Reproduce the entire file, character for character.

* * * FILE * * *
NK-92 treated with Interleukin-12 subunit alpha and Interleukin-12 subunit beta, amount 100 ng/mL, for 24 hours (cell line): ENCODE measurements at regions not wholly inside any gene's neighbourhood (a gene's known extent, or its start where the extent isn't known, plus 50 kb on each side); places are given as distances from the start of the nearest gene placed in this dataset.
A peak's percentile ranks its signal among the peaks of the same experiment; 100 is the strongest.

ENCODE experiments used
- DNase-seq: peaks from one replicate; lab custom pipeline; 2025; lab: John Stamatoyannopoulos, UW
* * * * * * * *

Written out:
NK-92 treated with Interleukin-12 subunit alpha and Interleukin-12 subunit beta, amount 100 ng/mL, for 24 hours (cell line): ENCODE measurements at regions not wholly inside any gene's neighbourhood (a gene's known extent, or its start where the extent isn't known, plus 50 kb on each side); places are given as distances from the start of the nearest gene placed in this dataset.
A peak's percentile ranks its signal among the peaks of the same experiment; 100 is the strongest.

ENCODE experiments used
- DNase-seq: peaks from one replicate; lab custom pipeline; 2025; lab: John Stamatoyannopoulos, UW